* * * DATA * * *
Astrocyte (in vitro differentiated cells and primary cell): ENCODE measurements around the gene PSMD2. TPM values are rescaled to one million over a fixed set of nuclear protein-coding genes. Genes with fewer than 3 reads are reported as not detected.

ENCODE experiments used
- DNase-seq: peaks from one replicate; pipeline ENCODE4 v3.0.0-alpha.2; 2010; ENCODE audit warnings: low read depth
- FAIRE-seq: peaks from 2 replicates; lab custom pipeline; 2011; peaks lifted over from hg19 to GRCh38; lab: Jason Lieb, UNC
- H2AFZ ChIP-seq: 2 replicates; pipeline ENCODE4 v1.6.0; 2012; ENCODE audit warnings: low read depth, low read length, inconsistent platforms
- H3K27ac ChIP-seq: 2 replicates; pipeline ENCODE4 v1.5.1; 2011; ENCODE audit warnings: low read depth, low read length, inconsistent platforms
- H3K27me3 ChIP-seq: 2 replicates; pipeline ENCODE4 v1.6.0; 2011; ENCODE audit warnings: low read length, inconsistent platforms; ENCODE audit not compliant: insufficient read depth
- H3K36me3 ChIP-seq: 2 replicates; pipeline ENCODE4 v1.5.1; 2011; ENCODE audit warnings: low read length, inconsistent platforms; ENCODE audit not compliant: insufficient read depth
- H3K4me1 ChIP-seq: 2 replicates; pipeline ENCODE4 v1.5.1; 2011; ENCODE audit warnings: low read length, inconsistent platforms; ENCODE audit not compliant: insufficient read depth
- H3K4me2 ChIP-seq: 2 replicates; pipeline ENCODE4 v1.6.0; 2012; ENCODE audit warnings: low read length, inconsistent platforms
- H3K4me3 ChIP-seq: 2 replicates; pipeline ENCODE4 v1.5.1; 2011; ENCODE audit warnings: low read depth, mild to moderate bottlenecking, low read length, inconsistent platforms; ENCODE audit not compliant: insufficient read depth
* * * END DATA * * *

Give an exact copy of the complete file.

Astrocyte (in vitro differentiated cells and primary cell): ENCODE measurements around the gene PSMD2. TPM values are rescaled to one million over a fixed set of nuclear protein-coding genes. Genes with fewer than 3 reads are reported as not detected.

ENCODE experiments used
- DNase-seq: peaks from one replicate; pipeline ENCODE4 v3.0.0-alpha.2; 2010; ENCODE audit warnings: low read depth
- FAIRE-seq: peaks from 2 replicates; lab custom pipeline; 2011; peaks lifted over from hg19 to GRCh38; lab: Jason Lieb, UNC
- H2AFZ ChIP-seq: 2 replicates; pipeline ENCODE4 v1.6.0; 2012; ENCODE audit warnings: low read depth, low read length, inconsistent platforms
- H3K27ac ChIP-seq: 2 replicates; pipeline ENCODE4 v1.5.1; 2011; ENCODE audit warnings: low read depth, low read length, inconsistent platforms
- H3K27me3 ChIP-seq: 2 replicates; pipeline ENCODE4 v1.6.0; 2011; ENCODE audit warnings: low read length, inconsistent platforms; ENCODE audit not compliant: insufficient read depth
- H3K36me3 ChIP-seq: 2 replicates; pipeline ENCODE4 v1.5.1; 2011; ENCODE audit warnings: low read length, inconsistent platforms; ENCODE audit not compliant: insufficient read depth
- H3K4me1 ChIP-seq: 2 replicates; pipeline ENCODE4 v1.5.1; 2011; ENCODE audit warnings: low read length, inconsistent platforms; ENCODE audit not compliant: insufficient read depth
- H3K4me2 ChIP-seq: 2 replicates; pipeline ENCODE4 v1.6.0; 2012; ENCODE audit warnings: low read length, inconsistent platforms
- H3K4me3 ChIP-seq: 2 replicates; pipeline ENCODE4 v1.5.1; 2011; ENCODE audit warnings: low read depth, mild to moderate bottlenecking, low read length, inconsistent platforms; ENCODE audit not compliant: insufficient read depth